10:53 E: I know Jeff previously mentioned that he’d been facing some challenges with the heat. Have you been seeing the same problems in your crops?
N: The beans do fine with the heat. the beans are very – as long as they have enough irrigation water, they tend to do very well with warm temperatures and that actually helps speed things along for us so uh weed development crop development um how fast we sort of get through the season a lot of times depends on how warm it is and so when we have plenty of irrigation water available and this, this year, it’s been a good year for that. And we have a lot of heat units, the season just kind of comes along a lot faster so this has been a pretty fast season because we’ve had some pretty warm temperatures in early June but nothing that’s got in the way of doing research yet.
E: Well, I hope everything comes up just fine and things keep going the way they need to be going.
11:43 How about you, Bob, what’s been happening for you the first part of the season?
Bob: Okay well, the project began uh in the latter part of April, where we put down the pre-emergence herbicide and then it was planted on the third of May and then it emerged roughly two weeks after that. Then just last week, the post-emergence herbicide was then incorporated and then we’ve again continued to irrigate every week at least once a week and then put down about a half an inch each time. The next step with this is we will be inoculating the plots in about two weeks. We got this inoculum last year from infected plants just all over, dried them and then we’ll crush them up, mix them with talcum powder and then just sprinkle that onto the heads or on into the foliage of these plants. And then we will begin hopefully to use the forecasting tools that we’ve had to begin the study to begin the monitoring or accessing the information that we need for for both the presence of the pathogen and the environment, which is what we’ll be predicting.
13:00 E: Have the abnormal June temperatures been a problem for you?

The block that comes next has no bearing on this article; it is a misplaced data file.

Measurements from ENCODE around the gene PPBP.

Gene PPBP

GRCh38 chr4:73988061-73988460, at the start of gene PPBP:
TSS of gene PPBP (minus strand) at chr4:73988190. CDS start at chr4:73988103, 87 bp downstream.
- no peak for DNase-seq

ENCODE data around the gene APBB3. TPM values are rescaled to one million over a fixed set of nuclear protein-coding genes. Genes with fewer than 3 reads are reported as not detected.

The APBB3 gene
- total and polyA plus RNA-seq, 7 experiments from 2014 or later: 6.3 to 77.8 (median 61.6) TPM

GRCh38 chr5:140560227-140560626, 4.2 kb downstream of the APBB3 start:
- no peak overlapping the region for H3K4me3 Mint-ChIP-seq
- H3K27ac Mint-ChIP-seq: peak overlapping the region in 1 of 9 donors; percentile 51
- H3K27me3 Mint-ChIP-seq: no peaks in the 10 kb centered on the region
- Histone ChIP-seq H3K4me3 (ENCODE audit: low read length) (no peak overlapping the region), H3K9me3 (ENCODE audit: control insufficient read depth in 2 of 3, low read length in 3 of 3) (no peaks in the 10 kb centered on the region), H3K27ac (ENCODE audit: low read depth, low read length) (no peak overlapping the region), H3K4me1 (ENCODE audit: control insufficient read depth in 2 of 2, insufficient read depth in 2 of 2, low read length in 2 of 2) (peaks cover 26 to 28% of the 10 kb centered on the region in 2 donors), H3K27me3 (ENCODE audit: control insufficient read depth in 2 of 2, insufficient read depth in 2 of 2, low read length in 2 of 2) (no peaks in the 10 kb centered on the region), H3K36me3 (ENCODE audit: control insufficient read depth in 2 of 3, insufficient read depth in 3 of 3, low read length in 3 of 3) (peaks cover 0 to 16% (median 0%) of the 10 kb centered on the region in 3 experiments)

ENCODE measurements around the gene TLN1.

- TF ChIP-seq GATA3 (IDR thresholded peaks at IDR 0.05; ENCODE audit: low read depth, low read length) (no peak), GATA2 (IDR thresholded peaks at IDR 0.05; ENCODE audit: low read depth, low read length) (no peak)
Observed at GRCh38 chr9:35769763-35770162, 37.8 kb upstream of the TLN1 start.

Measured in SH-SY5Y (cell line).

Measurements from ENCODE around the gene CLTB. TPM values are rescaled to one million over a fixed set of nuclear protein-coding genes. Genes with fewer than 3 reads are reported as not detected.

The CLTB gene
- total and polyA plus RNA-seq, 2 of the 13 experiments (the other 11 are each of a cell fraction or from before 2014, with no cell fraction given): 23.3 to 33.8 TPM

B: It – well, it hasn’t really affected it to to date. I mean we were able to get up a nice stand at this point, uh because it was also the post-emergence about a week after that, it was cultivated. So that has taken away a lot of the weeds and I
imagine we’ll – we’ll have – we’ll end up putting another application of uh herbicide down sometime in August, I’m guessing. But, but the, this – the heat lately has not really affected I don’t think the the sugar beets because this is a last, uh an older, a disease that occurs at the end of the season. So we’re not really concerned about it right now.
13:42 E: Okay. What are you doing in the upcoming months?
B: Hopefully, we’re just going to inoculate and and hope that will enhance the chance for disease to occur. And then we’ll keep irrigating, keep trying to keep it wet and and see if that won’t uh establish disease a lot quicker.
E: Great! I hope that goes smoothly for you.
14:04 Thanks everyone. Today we checked in with Jeff, Nevin, and Bob to see how they were doing in their research projects. All three of them have their crops in the ground, we’re waiting for things to come up, and we’re kind of in a holding pattern. We’ve experienced an abnormally warm June and so things are happening faster than we expect them to and for us right now, that’s alright. Tune in next time to find out more specifics about the research projects. Be sure to like this video, subscribe to our channel, and leave a comment down below. Visit our website at farmsci-ed.com for transcripts and for other episodes you may have missed.
Join Emily discussing with Dr. Nevin Lawrence his work on palmer amaranth in dry edible beans.
This transcript has been edited slightly for clarity and grammar.
00:18 Emily: Hi everyone! Welcome to Farm Sci-Ed. My name is Emily Stine and today we’ll be talking to Dr. Nevin Lawrence, weed scientist at the Panhandle Research and Extension Center about his project working on palmer amaranth – a weed – and dry edible beans. So sit back, relax, and let’s go talk to Nevin.
00:35 Nevin: Hi, I’m Nevin Lawrence, weed scientist at the University of Nebraska Panhandle Research and Extension Center in Scottsbluff, Nebraska and I’m a weed scientist that works on many of the specialty crops and minor crops grown in Nebraska: dry edible beans, sunflowers, potatoes, alfalfa, sugar beets.
One of the major problems that we’re seeing now in the panhandle of Nebraska is palmer amaranth. And especially in dry edible beans, this is becoming a major issue for for farmers. Palmer amaranth is a troublesome weed across much of the United States. It’s in the news quite a bit; if you’re any way involved in production agriculture,